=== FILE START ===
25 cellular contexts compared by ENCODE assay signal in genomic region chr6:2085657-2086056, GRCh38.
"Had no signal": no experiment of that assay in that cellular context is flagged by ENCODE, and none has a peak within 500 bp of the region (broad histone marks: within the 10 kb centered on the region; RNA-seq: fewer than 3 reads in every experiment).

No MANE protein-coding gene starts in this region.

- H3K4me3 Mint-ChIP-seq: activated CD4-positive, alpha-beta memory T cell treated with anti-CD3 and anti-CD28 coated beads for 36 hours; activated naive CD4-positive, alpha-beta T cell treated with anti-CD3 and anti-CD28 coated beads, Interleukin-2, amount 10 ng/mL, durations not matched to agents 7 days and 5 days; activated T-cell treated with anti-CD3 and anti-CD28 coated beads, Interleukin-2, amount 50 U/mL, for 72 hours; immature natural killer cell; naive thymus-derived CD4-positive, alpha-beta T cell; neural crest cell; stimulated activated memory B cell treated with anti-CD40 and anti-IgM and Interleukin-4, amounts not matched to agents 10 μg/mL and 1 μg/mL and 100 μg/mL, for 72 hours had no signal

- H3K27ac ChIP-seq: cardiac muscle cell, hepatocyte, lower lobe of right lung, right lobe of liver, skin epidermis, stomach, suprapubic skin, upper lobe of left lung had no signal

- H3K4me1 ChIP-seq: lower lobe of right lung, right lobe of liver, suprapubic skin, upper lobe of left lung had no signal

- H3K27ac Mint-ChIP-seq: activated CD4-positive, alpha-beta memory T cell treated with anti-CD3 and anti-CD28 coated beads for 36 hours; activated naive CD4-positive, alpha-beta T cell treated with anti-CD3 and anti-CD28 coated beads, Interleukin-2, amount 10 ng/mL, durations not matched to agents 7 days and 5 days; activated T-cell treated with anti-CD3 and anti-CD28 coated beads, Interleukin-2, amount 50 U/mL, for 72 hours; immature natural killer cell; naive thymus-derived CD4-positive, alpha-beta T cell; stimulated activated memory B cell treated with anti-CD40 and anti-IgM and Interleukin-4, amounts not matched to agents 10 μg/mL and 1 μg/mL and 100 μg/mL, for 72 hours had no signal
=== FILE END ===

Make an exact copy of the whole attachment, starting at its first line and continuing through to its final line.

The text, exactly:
25 cellular contexts compared by ENCODE assay signal in genomic region chr6:2085657-2086056, GRCh38.
"Had no signal": no experiment of that assay in that cellular context is flagged by ENCODE, and none has a peak within 500 bp of the region (broad histone marks: within the 10 kb centered on the region; RNA-seq: fewer than 3 reads in every experiment).

No MANE protein-coding gene starts in this region.

- H3K4me3 Mint-ChIP-seq: activated CD4-positive, alpha-beta memory T cell treated with anti-CD3 and anti-CD28 coated beads for 36 hours; activated naive CD4-positive, alpha-beta T cell treated with anti-CD3 and anti-CD28 coated beads, Interleukin-2, amount 10 ng/mL, durations not matched to agents 7 days and 5 days; activated T-cell treated with anti-CD3 and anti-CD28 coated beads, Interleukin-2, amount 50 U/mL, for 72 hours; immature natural killer cell; naive thymus-derived CD4-positive, alpha-beta T cell; neural crest cell; stimulated activated memory B cell treated with anti-CD40 and anti-IgM and Interleukin-4, amounts not matched to agents 10 μg/mL and 1 μg/mL and 100 μg/mL, for 72 hours had no signal

- H3K27ac ChIP-seq: cardiac muscle cell, hepatocyte, lower lobe of right lung, right lobe of liver, skin epidermis, stomach, suprapubic skin, upper lobe of left lung had no signal

- H3K4me1 ChIP-seq: lower lobe of right lung, right lobe of liver, suprapubic skin, upper lobe of left lung had no signal

- H3K27ac Mint-ChIP-seq: activated CD4-positive, alpha-beta memory T cell treated with anti-CD3 and anti-CD28 coated beads for 36 hours; activated naive CD4-positive, alpha-beta T cell treated with anti-CD3 and anti-CD28 coated beads, Interleukin-2, amount 10 ng/mL, durations not matched to agents 7 days and 5 days; activated T-cell treated with anti-CD3 and anti-CD28 coated beads, Interleukin-2, amount 50 U/mL, for 72 hours; immature natural killer cell; naive thymus-derived CD4-positive, alpha-beta T cell; stimulated activated memory B cell treated with anti-CD40 and anti-IgM and Interleukin-4, amounts not matched to agents 10 μg/mL and 1 μg/mL and 100 μg/mL, for 72 hours had no signal